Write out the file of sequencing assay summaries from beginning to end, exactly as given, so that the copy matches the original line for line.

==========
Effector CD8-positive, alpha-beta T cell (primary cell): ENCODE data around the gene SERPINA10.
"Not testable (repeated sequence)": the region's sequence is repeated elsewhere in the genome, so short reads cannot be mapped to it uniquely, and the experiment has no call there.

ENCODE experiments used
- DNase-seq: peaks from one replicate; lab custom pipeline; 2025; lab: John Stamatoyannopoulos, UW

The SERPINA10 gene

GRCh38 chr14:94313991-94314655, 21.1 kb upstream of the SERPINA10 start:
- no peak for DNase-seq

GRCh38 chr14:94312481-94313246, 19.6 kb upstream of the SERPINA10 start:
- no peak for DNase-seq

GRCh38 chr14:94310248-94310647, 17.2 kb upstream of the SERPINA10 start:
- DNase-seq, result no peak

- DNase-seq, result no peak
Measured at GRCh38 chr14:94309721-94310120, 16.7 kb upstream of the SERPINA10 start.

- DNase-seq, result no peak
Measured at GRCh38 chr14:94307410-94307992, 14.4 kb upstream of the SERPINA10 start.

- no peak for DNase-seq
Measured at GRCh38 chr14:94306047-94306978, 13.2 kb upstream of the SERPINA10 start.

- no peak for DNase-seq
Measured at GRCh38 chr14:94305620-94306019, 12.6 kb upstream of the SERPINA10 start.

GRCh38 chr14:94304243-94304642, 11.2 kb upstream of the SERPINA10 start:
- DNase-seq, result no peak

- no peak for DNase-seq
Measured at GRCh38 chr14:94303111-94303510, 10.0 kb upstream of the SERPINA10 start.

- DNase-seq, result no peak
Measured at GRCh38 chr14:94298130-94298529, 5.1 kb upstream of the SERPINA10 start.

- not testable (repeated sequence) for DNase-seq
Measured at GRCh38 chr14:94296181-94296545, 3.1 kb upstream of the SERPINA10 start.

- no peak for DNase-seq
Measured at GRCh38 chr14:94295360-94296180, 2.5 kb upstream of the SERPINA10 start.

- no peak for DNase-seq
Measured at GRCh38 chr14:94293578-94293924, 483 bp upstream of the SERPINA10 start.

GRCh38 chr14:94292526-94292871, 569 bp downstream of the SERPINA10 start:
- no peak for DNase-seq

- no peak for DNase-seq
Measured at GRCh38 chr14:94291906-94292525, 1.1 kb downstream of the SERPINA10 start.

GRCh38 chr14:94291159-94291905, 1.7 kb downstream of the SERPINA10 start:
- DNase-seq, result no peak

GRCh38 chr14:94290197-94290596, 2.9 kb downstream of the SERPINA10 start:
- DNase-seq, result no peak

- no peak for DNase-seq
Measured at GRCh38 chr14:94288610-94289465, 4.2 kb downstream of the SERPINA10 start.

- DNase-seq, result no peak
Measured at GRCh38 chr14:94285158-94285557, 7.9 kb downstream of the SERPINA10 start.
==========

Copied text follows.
Effector CD8-positive, alpha-beta T cell (primary cell): ENCODE data around the gene SERPINA10.
"Not testable (repeated sequence)": the region's sequence is repeated elsewhere in the genome, so short reads cannot be mapped to it uniquely, and the experiment has no call there.

ENCODE experiments used
- DNase-seq: peaks from one replicate; lab custom pipeline; 2025; lab: John Stamatoyannopoulos, UW

The SERPINA10 gene

GRCh38 chr14:94313991-94314655, 21.1 kb upstream of the SERPINA10 start:
- no peak for DNase-seq

GRCh38 chr14:94312481-94313246, 19.6 kb upstream of the SERPINA10 start:
- no peak for DNase-seq

GRCh38 chr14:94310248-94310647, 17.2 kb upstream of the SERPINA10 start:
- DNase-seq, result no peak

- DNase-seq, result no peak
Measured at GRCh38 chr14:94309721-94310120, 16.7 kb upstream of the SERPINA10 start.

- DNase-seq, result no peak
Measured at GRCh38 chr14:94307410-94307992, 14.4 kb upstream of the SERPINA10 start.

- no peak for DNase-seq
Measured at GRCh38 chr14:94306047-94306978, 13.2 kb upstream of the SERPINA10 start.

- no peak for DNase-seq
Measured at GRCh38 chr14:94305620-94306019, 12.6 kb upstream of the SERPINA10 start.

GRCh38 chr14:94304243-94304642, 11.2 kb upstream of the SERPINA10 start:
- DNase-seq, result no peak

- no peak for DNase-seq
Measured at GRCh38 chr14:94303111-94303510, 10.0 kb upstream of the SERPINA10 start.

- DNase-seq, result no peak
Measured at GRCh38 chr14:94298130-94298529, 5.1 kb upstream of the SERPINA10 start.

- not testable (repeated sequence) for DNase-seq
Measured at GRCh38 chr14:94296181-94296545, 3.1 kb upstream of the SERPINA10 start.

- no peak for DNase-seq
Measured at GRCh38 chr14:94295360-94296180, 2.5 kb upstream of the SERPINA10 start.

- no peak for DNase-seq
Measured at GRCh38 chr14:94293578-94293924, 483 bp upstream of the SERPINA10 start.

GRCh38 chr14:94292526-94292871, 569 bp downstream of the SERPINA10 start:
- no peak for DNase-seq

- no peak for DNase-seq
Measured at GRCh38 chr14:94291906-94292525, 1.1 kb downstream of the SERPINA10 start.

GRCh38 chr14:94291159-94291905, 1.7 kb downstream of the SERPINA10 start:
- DNase-seq, result no peak

GRCh38 chr14:94290197-94290596, 2.9 kb downstream of the SERPINA10 start:
- DNase-seq, result no peak

- no peak for DNase-seq
Measured at GRCh38 chr14:94288610-94289465, 4.2 kb downstream of the SERPINA10 start.

- DNase-seq, result no peak
Measured at GRCh38 chr14:94285158-94285557, 7.9 kb downstream of the SERPINA10 start.